All of Nova Scotia and most of New Brunswick have been placed under weather warnings as heavy rain is expected to hit the region.
According to Environment Canada, Nova Scotia could see between 25 and 40 millimetres of rainfall through the day Saturday and overnight.
Those near the Atlantic coast could see higher amounts, up to 60 millimetres.
“Showers will become rain at times heavy later this afternoon and evening before tapering to scattered flurries or showers overnight or early Sunday morning,” read the weather warning.
“Localized flooding in low-lying areas is possible,” said the agency, adding that the frozen ground also has a reduced ability to absorb the rainfall.
The province could also see strong southerly wind gusts Saturday evening, reaching between 90 to 110 kilometres per hour.
“The strongest winds are expected to be over exposed areas, especially over eastern areas of the province.”
Brennan Allen, a Nova Scotia-based forecaster with Environment Canada, said the strong winds will be seen around Nova Scotia, but even stronger gusts will hit northern Inverness County — an area of Cape Breton where winds usually are more intense.
Environment Canada said west to northwest winds are expected to pick up Sunday morning, with gusts reaching 80 kilometres per hour.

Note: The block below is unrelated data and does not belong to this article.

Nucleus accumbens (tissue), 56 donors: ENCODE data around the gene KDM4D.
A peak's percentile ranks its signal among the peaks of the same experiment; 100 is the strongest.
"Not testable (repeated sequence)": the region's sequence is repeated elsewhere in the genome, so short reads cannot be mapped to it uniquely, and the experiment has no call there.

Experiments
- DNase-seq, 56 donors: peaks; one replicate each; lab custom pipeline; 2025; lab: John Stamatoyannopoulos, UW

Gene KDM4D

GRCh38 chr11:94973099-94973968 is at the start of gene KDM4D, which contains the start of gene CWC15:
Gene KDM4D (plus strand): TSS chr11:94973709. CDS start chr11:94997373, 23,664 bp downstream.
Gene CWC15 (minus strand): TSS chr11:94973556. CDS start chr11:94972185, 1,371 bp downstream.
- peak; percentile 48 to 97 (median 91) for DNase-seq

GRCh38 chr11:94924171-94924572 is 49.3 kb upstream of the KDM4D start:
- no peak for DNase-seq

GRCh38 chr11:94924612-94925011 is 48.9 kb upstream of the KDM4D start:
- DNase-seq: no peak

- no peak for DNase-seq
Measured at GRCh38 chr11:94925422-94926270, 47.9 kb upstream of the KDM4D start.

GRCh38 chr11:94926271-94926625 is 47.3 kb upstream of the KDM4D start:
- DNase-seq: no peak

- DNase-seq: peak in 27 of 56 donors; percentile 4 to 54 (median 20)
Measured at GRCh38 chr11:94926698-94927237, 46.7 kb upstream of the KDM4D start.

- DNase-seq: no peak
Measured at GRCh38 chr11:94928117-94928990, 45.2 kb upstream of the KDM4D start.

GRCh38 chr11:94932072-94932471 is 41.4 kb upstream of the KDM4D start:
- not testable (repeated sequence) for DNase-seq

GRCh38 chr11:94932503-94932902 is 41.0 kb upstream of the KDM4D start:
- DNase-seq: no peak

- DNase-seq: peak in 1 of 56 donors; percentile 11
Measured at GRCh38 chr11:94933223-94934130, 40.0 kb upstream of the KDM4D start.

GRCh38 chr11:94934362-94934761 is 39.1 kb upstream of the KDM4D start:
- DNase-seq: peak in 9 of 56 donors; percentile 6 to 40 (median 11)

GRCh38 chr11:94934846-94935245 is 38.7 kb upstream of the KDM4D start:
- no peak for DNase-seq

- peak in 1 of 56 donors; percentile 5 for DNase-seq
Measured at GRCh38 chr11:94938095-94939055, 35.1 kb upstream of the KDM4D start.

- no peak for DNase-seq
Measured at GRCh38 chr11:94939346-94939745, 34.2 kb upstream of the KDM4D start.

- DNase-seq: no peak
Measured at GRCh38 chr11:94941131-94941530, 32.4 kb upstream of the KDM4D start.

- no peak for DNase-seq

“Damage to buildings, such as to roof shingles and windows, may occur,” the weather agency said. “Loose objects may be tossed by the wind and cause injury or damage.”
All except northwestern New Brunswick is also expected to see rain on Saturday, up to 35 millimetres in most areas.
The weather warning said rain should end by the evening and transition to snow overnight.
Northwestern parts of New Brunswick are under a snowfall warning.
According to Environment Canada, snow mixed with rain will change back to snow Saturday evening. “Snow will then taper to flurries by early Sunday morning.”
The weather agency warned of possible low visibility and changing road conditions in both provinces.
In Newfoundland and Labrador, where the strongest winds are expected to intensify on Sunday morning, gusts are predicted to run from 70 kilometres per hour to over 120 kilometres per hour over much of the island and along the coasts of Labrador.
“It’s going to be a fairly prolonged event. These winds will be around for 12 to 24 hours for Newfoundland, and that’s obviously a big concern,” said Mike Vandenberg, a forecast for Environment Canada.
He said it’s more normal for wind storms in the province to last just 12 to 14 hours, but in this instance the winds will pivot from southerlies to westerlies and continue on through Sunday.
Along the south and east coasts of the province there’s potential for gusts as high as 140 kilometres per hour, said Vandenberg.
Meanwhile, Vandenberg said on the west coast of the Newfoundland there’s the potential for cold rain to turn to snow, creating blizzard conditions overnight. Even more powerful winds and heavy snowfall is expected along the Labrador coast on Sunday, he said.
— With files from The Canadian Press.